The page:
Education is the fuel for our society and economy. It is the gateway to equality. It’s where we’ll find solutions to climate change. It’s how we get qualified to get a job and re-train when the world changes. Despite education being the key to our future, politicians have failed to deliver a coherent strategy in more than a decade, and overall spend on education has fallen.
NUS President, Zamzam Ibrahim, to day launches the NES campaign at the NUS Lead & Change Training event held in Bath. At its core the NUS campaign for a National Education Service (NES) is about re-framing education as just that – a service. A service that enables people to participate fully in a prosperous society. We need a varied, comprehensive education provision that all of us can access throughout our lives. In line with the Civic University Commission we need to see governments and institutions embracing deep civic responsibilities, in an adaptive culture that rejects ‘high stakes metrics’ in favour of socially beneficial outcomes.
NUS vision is a system where all publicly funded education providers work in harmony to meet the needs of all learners across England, Scotland, Wales and Northern Ireland. Whether they are studying today or want to study in the future.
There are 3 phases to this bold campaign:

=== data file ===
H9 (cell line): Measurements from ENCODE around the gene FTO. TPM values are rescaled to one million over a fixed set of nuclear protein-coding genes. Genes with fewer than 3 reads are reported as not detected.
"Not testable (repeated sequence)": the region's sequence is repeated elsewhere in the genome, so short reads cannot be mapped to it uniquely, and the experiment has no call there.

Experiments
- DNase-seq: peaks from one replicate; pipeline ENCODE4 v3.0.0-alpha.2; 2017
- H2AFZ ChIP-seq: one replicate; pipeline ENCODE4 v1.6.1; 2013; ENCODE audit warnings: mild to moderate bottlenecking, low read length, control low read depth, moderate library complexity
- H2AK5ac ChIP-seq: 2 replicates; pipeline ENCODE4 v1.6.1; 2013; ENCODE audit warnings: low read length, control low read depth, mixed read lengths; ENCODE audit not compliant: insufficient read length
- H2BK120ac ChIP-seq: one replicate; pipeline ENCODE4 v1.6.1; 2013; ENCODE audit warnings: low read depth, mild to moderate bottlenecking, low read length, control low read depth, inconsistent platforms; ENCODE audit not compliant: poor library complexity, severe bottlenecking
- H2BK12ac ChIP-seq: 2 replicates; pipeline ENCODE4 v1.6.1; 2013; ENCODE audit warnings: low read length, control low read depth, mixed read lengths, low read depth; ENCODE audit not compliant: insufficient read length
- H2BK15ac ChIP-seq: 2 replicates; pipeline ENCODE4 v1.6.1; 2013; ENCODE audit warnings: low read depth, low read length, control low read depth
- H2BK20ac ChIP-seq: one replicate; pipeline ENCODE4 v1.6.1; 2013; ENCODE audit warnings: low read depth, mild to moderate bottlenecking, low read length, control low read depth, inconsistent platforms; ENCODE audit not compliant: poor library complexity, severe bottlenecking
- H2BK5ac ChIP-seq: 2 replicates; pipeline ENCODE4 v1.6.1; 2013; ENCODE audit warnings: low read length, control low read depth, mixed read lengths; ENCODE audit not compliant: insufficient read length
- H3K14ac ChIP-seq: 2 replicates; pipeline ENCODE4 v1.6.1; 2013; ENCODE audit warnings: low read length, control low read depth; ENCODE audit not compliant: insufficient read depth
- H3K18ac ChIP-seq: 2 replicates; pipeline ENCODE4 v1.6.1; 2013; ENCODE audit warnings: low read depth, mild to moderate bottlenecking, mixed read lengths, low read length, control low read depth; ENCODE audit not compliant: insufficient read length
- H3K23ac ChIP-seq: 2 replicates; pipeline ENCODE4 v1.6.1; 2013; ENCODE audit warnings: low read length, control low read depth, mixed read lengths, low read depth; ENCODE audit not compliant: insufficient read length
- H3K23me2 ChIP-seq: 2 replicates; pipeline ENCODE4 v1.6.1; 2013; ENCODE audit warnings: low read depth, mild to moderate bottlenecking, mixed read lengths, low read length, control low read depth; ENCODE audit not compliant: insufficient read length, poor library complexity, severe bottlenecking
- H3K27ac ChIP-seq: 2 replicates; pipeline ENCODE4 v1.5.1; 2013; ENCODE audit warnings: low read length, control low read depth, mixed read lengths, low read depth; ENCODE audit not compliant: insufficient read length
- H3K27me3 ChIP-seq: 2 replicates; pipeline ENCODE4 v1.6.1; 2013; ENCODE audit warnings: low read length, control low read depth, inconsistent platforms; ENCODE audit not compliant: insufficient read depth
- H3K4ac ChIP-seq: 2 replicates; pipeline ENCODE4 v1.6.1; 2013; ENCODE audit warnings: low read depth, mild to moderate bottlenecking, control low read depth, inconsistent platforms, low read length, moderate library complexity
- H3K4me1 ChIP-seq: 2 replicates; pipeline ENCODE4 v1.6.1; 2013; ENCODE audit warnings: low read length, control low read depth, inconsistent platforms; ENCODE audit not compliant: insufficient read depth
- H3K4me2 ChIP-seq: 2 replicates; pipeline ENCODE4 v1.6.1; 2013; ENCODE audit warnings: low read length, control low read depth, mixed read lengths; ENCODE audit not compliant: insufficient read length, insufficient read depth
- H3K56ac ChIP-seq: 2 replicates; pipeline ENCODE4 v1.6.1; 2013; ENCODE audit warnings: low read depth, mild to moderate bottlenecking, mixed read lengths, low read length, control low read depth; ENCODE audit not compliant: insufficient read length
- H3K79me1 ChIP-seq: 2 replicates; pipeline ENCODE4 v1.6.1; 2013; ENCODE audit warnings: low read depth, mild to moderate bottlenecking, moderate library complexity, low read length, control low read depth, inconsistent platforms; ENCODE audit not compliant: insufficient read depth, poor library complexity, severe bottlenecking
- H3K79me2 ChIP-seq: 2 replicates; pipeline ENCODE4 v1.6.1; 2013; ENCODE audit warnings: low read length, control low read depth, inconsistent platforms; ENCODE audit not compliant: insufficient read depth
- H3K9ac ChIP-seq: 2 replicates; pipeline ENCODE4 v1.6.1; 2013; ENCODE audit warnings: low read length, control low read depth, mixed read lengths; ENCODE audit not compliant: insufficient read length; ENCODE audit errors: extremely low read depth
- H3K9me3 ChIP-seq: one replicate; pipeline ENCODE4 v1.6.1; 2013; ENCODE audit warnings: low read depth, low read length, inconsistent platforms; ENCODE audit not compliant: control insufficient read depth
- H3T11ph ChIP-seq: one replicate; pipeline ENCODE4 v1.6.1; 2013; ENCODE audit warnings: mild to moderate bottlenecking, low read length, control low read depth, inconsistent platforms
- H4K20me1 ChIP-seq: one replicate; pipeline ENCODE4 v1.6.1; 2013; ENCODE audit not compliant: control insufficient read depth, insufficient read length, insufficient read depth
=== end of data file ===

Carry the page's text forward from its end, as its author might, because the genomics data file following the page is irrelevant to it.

Phase 1: We will build a new vision for a National Education Service within 6 months.
Phase 2: We will win the public argument for a National Education Service within 3 years.
Phase 3: We will win a National Education Service within 10 years
Speaking to over 300 attendees today, Ms Ibrahim said:
“The market has failed us. It’s time for a National Education Service which is accessible, funded, and lifelong. We can keep tinkering around the edges or we can acknowledge that what we need is systematic change in education.
We’ve spent the last decade fighting against things. It’s time to fight for something.
The campaign starts today. Every student, students’ union officer, and everyone who supports our cause, is part of our mission. Our aims may sound ambitious, but there are just too many students depending on us.”